The number of schoolgirls at risk of emotional problems has risen sharply, an English study in the Journal of Adolescent Mental Health suggests.
Scientists analysed questionnaires completed by 1,600 pupils aged 11-13 in 2009, comparing them with similar surveys conducted five years later.
They were “surprised” by a 7% spike in girls reporting emotional issues while boys’ answers remained fairly stable.
Charities are concerned pressures are particularly affecting girls.
Scientists found that social, peer and behavioural problems remained relatively constant for boys and girls across the five years.
But the rise in emotional issues reported by girls suggested they faced unique pressures, the researchers suggested.
They said reasons behind this could include a drive to achieve unrealistic body images perpetuated by social media and an increasing sexualisation of young women.
Funding cuts to mental health services might also be to blame, they suggested.
“In a climate of limited resources, it is also possible teachers may focus more on behavioural and conduct issues as these tend to disrupt classrooms,” researcher Dr Helen Sharpe, of University College London, told the BBC.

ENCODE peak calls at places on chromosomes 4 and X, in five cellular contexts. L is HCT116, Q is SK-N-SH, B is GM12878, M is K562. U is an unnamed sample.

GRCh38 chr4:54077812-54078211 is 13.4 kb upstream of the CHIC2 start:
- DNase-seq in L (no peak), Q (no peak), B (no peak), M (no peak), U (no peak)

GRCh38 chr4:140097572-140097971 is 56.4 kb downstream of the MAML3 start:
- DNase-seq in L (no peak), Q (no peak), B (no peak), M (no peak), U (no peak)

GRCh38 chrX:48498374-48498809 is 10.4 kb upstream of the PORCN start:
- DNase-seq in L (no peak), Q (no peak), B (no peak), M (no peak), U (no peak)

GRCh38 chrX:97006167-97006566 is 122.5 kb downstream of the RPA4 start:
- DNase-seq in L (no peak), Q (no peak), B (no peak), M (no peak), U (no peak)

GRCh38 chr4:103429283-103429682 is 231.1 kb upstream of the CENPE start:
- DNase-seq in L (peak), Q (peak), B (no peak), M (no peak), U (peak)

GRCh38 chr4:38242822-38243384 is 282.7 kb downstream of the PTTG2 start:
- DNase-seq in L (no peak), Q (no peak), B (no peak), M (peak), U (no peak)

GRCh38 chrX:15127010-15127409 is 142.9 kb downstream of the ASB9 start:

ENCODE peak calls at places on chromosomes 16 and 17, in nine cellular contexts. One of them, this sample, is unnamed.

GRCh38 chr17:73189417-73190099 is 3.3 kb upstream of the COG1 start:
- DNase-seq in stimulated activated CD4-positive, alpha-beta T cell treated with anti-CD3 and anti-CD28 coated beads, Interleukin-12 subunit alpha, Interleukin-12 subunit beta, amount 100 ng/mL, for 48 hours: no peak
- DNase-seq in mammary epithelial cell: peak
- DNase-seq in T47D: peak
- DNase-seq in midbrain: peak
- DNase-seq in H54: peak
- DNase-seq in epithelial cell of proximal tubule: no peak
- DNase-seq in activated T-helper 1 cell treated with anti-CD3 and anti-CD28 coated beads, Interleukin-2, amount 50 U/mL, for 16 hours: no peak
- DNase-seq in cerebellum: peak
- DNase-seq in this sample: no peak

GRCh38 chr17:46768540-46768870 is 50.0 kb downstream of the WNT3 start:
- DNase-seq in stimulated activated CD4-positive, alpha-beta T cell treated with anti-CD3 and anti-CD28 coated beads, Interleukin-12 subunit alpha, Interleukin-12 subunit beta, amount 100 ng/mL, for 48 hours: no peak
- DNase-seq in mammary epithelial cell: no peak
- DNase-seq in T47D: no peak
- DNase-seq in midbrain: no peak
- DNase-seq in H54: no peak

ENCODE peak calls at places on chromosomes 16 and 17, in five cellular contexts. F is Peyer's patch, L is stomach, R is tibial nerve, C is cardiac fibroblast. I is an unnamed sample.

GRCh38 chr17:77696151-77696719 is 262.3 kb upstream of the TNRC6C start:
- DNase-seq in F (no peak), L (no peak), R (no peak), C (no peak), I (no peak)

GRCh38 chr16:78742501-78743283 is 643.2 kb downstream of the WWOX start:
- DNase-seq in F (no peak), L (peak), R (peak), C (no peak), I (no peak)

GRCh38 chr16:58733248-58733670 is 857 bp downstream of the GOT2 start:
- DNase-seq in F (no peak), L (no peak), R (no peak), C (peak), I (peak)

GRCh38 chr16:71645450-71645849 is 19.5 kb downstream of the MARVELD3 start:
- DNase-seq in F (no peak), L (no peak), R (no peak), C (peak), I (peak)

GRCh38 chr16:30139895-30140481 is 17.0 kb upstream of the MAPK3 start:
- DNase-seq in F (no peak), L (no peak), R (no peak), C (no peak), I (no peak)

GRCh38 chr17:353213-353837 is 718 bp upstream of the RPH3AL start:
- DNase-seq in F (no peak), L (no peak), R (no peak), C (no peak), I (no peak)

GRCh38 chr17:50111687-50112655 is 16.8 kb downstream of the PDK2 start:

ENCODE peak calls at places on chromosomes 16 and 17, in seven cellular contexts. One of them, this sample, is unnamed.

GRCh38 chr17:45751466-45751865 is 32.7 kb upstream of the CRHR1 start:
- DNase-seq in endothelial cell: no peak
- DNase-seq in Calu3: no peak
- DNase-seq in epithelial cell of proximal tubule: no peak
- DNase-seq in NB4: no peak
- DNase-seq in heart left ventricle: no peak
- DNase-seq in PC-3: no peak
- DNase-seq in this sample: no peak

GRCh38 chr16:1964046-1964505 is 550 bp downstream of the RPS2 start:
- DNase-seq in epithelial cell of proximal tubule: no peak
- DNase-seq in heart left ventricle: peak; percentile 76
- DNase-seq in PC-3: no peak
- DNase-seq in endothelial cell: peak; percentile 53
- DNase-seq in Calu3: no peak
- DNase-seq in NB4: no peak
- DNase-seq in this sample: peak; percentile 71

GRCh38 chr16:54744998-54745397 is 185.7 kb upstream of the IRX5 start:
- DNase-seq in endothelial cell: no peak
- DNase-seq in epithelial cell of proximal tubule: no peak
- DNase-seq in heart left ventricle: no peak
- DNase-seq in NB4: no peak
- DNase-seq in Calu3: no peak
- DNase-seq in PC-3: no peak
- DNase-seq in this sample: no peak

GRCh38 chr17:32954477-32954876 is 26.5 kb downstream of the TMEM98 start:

To help overcome this, researchers suggest staff should be given the right resources to look out for emotional problems.
And they argue mental health services should be more widely available.
Sarah Brennan, of the charity YoungMinds, said:”This research is shocking further concrete evidence of the serious and worsening state of children and young people’s mental health in this country.
“Young people tell us they feel enormous pressures today ranging from bullying, the 24/7 online environment and sexual pressures to issues around body image, school stress and family breakdown.
“YoungMinds is concerned that these are affecting girls in particular.”
In the online questionnaire, children were asked how strongly they agreed with a series of statements that are clinically validated to assess the risks of developing a range of mental health issues.
The sample in 2009 was tailored to match the demographics of children who filled in the survey in 2014.
The last comprehensive national survey of children’s mental health was undertaken by the Office for National Statistics more than a decade ago.
The Royal College of Psychiatrists says there is now an urgent need to conduct another one to gather accurate estimates of mental health problems and plan services accordingly.